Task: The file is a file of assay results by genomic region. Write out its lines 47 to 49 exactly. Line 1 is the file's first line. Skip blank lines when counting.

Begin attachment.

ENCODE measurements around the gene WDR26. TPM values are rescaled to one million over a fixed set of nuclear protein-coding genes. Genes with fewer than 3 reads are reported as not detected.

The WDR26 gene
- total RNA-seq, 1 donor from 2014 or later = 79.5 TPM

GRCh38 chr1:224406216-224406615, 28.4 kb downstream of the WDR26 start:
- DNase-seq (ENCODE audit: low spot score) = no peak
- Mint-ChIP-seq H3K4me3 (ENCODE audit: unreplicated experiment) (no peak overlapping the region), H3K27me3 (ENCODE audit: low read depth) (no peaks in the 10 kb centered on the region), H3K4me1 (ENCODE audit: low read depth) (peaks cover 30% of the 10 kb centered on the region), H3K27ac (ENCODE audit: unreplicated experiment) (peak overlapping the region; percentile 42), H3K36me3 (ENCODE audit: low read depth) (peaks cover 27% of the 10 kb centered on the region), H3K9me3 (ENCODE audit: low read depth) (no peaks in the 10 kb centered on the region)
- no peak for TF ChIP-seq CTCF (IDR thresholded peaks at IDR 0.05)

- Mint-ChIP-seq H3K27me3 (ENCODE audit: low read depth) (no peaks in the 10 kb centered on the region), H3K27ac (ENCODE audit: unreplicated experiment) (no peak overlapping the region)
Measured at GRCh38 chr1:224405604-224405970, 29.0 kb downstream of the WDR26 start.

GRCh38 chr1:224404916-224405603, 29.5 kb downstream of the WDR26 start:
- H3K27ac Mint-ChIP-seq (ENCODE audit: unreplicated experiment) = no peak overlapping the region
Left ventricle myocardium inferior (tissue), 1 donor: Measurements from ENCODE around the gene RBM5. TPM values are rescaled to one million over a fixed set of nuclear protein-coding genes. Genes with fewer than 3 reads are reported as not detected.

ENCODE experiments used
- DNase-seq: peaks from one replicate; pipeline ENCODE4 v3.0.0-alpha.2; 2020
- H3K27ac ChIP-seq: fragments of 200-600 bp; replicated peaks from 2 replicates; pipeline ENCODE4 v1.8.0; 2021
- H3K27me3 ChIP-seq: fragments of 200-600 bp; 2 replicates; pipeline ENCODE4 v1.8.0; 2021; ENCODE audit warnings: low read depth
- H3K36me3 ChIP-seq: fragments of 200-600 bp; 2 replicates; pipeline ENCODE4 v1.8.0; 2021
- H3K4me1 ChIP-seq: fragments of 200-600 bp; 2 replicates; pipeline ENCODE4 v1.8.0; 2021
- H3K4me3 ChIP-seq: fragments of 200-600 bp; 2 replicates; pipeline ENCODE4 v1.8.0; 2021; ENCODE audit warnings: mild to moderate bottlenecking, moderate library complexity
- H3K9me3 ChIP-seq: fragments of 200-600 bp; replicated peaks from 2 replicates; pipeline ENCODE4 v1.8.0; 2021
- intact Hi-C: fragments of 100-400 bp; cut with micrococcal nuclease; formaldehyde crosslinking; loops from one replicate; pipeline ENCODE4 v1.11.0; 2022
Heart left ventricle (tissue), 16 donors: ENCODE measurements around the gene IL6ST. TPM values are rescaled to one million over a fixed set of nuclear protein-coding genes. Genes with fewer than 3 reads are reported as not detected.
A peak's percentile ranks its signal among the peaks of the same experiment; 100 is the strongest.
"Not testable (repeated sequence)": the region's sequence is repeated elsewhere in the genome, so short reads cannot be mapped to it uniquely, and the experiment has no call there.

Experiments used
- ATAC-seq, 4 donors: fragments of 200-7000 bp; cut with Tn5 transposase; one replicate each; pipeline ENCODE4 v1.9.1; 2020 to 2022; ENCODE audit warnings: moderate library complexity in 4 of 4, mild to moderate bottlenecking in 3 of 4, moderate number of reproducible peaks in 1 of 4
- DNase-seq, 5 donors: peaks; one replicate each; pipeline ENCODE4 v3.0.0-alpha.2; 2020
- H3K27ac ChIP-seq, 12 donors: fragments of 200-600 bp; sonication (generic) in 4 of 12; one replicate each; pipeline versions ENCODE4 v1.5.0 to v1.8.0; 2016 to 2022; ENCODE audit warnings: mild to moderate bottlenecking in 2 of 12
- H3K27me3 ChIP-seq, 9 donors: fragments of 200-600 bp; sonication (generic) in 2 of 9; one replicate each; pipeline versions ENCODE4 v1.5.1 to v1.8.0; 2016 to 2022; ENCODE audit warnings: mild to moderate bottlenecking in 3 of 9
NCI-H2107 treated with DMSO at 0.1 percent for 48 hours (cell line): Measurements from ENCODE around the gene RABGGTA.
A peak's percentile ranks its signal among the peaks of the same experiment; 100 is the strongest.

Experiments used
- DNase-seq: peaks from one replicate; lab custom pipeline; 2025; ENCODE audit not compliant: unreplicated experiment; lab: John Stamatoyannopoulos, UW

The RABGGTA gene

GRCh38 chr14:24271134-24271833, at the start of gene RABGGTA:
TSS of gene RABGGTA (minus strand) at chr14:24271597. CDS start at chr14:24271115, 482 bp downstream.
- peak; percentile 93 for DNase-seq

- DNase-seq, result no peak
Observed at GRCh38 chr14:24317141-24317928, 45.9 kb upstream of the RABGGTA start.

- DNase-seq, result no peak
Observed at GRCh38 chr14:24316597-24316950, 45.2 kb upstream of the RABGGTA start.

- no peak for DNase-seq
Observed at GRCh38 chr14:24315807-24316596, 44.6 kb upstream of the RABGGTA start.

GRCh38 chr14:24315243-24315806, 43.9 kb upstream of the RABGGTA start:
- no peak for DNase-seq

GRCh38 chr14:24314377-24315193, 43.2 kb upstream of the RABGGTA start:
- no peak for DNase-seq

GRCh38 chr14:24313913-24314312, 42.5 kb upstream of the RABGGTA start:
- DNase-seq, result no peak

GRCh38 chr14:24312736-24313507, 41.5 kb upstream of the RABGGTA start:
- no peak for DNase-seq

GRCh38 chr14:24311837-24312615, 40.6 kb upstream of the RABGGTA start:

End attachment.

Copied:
- no peak for DNase-seq

GRCh38 chr14:24313913-24314312, 42.5 kb upstream of the RABGGTA start:
- DNase-seq, result no peak